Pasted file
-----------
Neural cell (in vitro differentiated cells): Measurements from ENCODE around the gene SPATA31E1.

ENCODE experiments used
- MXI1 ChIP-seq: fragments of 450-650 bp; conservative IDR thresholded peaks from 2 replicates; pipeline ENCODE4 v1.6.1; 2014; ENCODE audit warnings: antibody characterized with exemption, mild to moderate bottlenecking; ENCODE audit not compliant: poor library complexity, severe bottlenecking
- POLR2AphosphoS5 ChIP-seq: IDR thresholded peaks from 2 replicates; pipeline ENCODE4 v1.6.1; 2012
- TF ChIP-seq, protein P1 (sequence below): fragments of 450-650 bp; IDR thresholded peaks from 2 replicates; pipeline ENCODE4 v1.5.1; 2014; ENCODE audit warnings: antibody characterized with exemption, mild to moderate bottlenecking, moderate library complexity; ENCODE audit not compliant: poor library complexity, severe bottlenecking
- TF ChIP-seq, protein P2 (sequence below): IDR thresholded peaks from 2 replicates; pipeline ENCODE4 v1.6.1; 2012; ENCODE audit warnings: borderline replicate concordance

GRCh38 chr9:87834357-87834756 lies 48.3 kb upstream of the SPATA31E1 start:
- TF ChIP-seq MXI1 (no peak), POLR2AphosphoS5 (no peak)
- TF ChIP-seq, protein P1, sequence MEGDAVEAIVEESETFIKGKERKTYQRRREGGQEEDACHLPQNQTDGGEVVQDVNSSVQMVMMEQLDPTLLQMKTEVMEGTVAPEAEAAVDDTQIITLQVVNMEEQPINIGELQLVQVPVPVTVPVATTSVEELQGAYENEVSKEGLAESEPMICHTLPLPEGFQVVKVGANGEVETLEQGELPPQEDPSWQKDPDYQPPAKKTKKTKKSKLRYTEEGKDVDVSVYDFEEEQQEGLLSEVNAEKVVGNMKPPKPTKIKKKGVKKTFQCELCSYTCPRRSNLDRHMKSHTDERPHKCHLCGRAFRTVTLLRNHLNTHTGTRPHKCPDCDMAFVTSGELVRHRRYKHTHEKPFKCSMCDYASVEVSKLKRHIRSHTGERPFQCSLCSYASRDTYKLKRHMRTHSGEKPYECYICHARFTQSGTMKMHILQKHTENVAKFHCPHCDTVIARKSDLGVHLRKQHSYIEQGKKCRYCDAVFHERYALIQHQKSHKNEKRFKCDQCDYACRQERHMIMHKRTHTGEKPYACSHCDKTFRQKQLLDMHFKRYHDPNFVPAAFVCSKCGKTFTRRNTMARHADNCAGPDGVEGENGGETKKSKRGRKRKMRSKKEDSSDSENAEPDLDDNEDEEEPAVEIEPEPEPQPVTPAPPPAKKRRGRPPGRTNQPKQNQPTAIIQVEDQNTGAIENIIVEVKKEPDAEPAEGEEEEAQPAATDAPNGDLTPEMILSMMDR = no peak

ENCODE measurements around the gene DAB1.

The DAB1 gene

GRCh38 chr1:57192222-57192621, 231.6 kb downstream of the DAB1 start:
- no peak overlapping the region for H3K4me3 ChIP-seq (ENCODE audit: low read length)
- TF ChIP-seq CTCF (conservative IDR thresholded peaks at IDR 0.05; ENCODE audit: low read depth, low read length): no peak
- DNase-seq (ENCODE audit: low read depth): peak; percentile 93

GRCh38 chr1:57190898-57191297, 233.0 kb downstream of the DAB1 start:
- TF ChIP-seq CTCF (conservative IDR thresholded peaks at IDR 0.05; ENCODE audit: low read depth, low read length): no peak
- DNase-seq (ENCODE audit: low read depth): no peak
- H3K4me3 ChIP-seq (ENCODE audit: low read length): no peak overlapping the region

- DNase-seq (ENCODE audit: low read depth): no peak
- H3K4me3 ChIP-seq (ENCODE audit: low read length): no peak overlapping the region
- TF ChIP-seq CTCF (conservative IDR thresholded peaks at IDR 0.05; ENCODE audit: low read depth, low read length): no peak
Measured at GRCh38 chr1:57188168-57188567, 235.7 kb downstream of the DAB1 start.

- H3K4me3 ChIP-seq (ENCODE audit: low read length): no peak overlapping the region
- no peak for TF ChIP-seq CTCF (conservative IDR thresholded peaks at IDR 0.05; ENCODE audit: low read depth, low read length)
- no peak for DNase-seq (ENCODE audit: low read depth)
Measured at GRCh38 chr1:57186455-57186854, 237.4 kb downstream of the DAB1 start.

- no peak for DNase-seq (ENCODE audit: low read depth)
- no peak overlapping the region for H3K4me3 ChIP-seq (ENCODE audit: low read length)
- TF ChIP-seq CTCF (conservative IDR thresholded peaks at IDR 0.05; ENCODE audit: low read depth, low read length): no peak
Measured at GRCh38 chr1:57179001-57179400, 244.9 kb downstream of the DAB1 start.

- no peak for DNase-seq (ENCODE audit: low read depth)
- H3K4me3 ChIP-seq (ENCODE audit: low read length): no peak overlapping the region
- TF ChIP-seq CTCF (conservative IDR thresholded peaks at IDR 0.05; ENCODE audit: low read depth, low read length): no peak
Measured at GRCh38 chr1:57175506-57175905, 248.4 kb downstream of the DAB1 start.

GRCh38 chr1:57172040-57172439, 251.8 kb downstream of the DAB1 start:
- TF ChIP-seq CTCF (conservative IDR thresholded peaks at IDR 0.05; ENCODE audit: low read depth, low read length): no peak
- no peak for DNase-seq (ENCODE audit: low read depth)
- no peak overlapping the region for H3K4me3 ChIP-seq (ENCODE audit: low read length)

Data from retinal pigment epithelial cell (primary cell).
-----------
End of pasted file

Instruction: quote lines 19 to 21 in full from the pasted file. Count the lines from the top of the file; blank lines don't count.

- H3K4me3 ChIP-seq (ENCODE audit: low read length): no peak overlapping the region

- DNase-seq (ENCODE audit: low read depth): no peak
- H3K4me3 ChIP-seq (ENCODE audit: low read length): no peak overlapping the region